In addition to his three-decade tenure as the bass player in the Rolling Stones, Bill Wyman has pursued two other, distinctly different musical careers, each of which is chronicled on this two-hour-and-35-minute, two-CD compilation. First, beginning with the release of his debut solo album, Monkey Grip, on Rolling Stones Records in May 1974, Wyman worked on his own as a singer, songwriter, and recording artist from then through the early '90s, while at the same time maintaining his position with the Stones. (Annotator David Wells, in his highly informative liner notes, makes clear, however, that Wyman's solo forays tended to be associated with periods of dissension in the band that, at times, made its continued existence doubtful, so they really constituted efforts to establish his name separately and were not just busman's holidays.) The height of these efforts had to be the single "(Si, Si) Je Suis un Rock Star," which, although unreleased in the U.S., was a hit across Europe in 1981. Second, starting in 1983, there were Wyman's assemblages of rock stars and journeymen into pickup bands that played roots rock music, initially the Willie & the Poor Boys project, intended to raise money for the medical expenses of friend Ronnie Lane of Faces, and then, after Wyman's retirement from the Rolling Stones in 1993, the Rhythm Kings. Each of these sides of Wyman's non-Stones activities gets its own disc here. First up, there is a thorough examination of the solo work, choosing tracks from Monkey Grip and its follow-up, Stone Alone (1976), which sound typical of mainstream rock in the mid-'70s, with Wyman proving an adequate singer and songwriter. But his next solo album, Bill Wyman (1982), which was not released stateside, found him delving into synth pop dance-rock. He recorded sporadically after that, with a compilation of rarities, Stuff, released only in Japan and Argentina in 1992. The three tracks from that album, including a version of Ray Davies' "This Strange Effect," are thus welcome.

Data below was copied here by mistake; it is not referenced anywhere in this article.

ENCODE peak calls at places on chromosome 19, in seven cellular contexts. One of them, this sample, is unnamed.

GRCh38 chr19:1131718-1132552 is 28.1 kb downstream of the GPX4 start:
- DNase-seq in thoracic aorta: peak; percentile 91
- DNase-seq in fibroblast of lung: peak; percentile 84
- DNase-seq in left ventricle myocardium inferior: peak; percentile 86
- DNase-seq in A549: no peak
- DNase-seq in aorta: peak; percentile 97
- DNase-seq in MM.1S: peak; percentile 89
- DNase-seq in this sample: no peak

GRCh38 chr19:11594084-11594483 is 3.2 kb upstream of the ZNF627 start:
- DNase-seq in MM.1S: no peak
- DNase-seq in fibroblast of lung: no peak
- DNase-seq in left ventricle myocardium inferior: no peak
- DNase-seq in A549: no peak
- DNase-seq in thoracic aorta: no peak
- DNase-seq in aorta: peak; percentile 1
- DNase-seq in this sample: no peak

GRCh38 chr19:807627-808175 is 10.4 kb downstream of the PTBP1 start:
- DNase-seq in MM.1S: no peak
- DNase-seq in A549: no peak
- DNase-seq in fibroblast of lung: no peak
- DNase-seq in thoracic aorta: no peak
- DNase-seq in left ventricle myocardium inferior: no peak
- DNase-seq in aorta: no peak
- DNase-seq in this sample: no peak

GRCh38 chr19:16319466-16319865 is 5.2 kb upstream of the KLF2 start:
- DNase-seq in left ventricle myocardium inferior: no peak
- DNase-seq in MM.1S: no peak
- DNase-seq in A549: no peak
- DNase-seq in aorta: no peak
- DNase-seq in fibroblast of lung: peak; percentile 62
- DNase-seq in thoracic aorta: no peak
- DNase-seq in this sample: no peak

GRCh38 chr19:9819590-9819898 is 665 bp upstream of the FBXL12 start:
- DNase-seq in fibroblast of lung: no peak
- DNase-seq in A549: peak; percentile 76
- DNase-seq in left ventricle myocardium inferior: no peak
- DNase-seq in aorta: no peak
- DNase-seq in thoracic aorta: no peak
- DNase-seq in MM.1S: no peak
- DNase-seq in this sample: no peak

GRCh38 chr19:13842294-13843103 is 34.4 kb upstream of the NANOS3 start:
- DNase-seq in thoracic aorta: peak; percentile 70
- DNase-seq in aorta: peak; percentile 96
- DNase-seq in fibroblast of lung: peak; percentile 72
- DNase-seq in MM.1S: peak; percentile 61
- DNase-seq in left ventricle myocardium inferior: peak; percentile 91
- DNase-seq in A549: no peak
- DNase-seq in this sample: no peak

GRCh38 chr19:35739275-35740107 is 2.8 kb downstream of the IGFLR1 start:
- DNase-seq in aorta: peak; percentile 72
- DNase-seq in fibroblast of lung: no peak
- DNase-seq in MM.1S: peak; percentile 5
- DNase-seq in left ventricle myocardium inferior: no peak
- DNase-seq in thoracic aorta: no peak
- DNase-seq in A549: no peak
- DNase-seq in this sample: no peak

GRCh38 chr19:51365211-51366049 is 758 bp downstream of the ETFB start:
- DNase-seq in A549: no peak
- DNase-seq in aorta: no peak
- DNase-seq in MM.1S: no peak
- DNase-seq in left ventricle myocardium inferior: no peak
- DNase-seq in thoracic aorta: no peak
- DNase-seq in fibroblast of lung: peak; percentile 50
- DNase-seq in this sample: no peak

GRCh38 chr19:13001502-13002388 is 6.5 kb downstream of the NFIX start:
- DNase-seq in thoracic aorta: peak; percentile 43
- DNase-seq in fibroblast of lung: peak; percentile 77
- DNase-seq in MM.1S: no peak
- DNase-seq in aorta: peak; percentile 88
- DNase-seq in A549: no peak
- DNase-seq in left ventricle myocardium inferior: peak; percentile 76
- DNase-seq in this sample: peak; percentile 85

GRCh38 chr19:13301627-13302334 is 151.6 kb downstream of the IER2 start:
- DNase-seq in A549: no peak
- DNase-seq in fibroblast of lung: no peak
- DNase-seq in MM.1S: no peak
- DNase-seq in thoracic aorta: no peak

Wyman released two albums with Willie & the Poor Boys and a series of discs with the Rhythm Kings, but only the first three tracks on disc two, from the 1985 Willie and the Poor Boys studio LP, are liable to be familiar to American listeners. The next three come from the group's live album, Tear It Up: Live (1994). There is nothing at all from the Rhythm Kings' studio albums; instead, 14 tracks are culled from the live albums Wyman pressed up himself and sold at gigs and on his website, crediting the band for legal purposes as "Bootleg Kings" -- Live in Europe (1998), Ride Again (2000), Travlin' Band (2001), and On the Road Again (2002). Whatever the name of the band, the approach is much the same. This is traditional American-style blues, rock & roll, rockabilly, jump blues, and folk-blues as played by a bunch of talented, experienced British musicians from the '60s. Here, Wyman largely retreats into his bass-playing role, emerging before a microphone only for Chuck Berry's "You Never Can Tell" and a rural country reading of "Midnight Special." The most frequently heard lead singer is Procol Harum's Gary Brooker, who appears on five tracks, including a cover of "Lead Me to the Water," the title track from his 1982 solo album. Other singers include Chris Rea, Andy Fairweather Low, Jimmy Henderson, Beverley Skeete, Georgie Fame, Albert Lee, and Mike Sanchez. One track, "Georgia on My Mind," is a duet between Brooker on vocals and guitarist Martin Taylor; Wyman is not present at all. The music, like that on the Rhythm Kings' regular albums, is enjoyable, and the musicians clearly are having a good time. But the recordings are of a souvenir nature; the audiences no doubt enjoyed the shows, but never is there any danger of a performance exceeding the famous version by Berry or Elvis Presley or the Rock 'n' Roll Trio. As such, disc two of this Bill Wyman anthology must be seen more as a sampling of what he's been up to since leaving the Stones, while remaining inessential. But disc one is a true best-of.